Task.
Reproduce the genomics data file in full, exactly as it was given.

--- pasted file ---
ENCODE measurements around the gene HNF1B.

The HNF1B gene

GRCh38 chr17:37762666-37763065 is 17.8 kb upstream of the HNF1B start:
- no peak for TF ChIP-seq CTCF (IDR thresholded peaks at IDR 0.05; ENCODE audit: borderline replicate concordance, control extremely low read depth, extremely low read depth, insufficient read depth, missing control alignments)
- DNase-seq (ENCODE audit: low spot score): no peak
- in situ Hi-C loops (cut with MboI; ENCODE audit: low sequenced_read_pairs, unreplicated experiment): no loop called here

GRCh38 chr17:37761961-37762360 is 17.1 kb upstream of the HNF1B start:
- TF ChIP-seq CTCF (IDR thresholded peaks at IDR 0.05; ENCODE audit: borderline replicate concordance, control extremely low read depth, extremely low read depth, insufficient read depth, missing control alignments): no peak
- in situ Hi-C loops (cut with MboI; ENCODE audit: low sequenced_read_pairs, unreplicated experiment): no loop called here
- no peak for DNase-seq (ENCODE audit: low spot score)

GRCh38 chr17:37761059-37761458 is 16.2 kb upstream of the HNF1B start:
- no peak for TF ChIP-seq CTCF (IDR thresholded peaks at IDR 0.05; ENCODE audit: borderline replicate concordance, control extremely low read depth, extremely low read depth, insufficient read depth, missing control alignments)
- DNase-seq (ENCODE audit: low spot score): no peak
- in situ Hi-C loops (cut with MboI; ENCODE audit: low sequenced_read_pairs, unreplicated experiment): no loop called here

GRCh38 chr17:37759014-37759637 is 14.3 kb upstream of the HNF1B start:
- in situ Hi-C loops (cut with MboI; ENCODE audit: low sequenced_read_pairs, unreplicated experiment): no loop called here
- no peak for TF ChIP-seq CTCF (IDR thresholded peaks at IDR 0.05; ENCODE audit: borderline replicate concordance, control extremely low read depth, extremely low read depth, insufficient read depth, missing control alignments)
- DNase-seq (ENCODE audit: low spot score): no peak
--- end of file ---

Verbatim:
ENCODE measurements around the gene HNF1B.

The HNF1B gene

GRCh38 chr17:37762666-37763065 is 17.8 kb upstream of the HNF1B start:
- no peak for TF ChIP-seq CTCF (IDR thresholded peaks at IDR 0.05; ENCODE audit: borderline replicate concordance, control extremely low read depth, extremely low read depth, insufficient read depth, missing control alignments)
- DNase-seq (ENCODE audit: low spot score): no peak
- in situ Hi-C loops (cut with MboI; ENCODE audit: low sequenced_read_pairs, unreplicated experiment): no loop called here

GRCh38 chr17:37761961-37762360 is 17.1 kb upstream of the HNF1B start:
- TF ChIP-seq CTCF (IDR thresholded peaks at IDR 0.05; ENCODE audit: borderline replicate concordance, control extremely low read depth, extremely low read depth, insufficient read depth, missing control alignments): no peak
- in situ Hi-C loops (cut with MboI; ENCODE audit: low sequenced_read_pairs, unreplicated experiment): no loop called here
- no peak for DNase-seq (ENCODE audit: low spot score)

GRCh38 chr17:37761059-37761458 is 16.2 kb upstream of the HNF1B start:
- no peak for TF ChIP-seq CTCF (IDR thresholded peaks at IDR 0.05; ENCODE audit: borderline replicate concordance, control extremely low read depth, extremely low read depth, insufficient read depth, missing control alignments)
- DNase-seq (ENCODE audit: low spot score): no peak
- in situ Hi-C loops (cut with MboI; ENCODE audit: low sequenced_read_pairs, unreplicated experiment): no loop called here

GRCh38 chr17:37759014-37759637 is 14.3 kb upstream of the HNF1B start:
- in situ Hi-C loops (cut with MboI; ENCODE audit: low sequenced_read_pairs, unreplicated experiment): no loop called here
- no peak for TF ChIP-seq CTCF (IDR thresholded peaks at IDR 0.05; ENCODE audit: borderline replicate concordance, control extremely low read depth, extremely low read depth, insufficient read depth, missing control alignments)
- DNase-seq (ENCODE audit: low spot score): no peak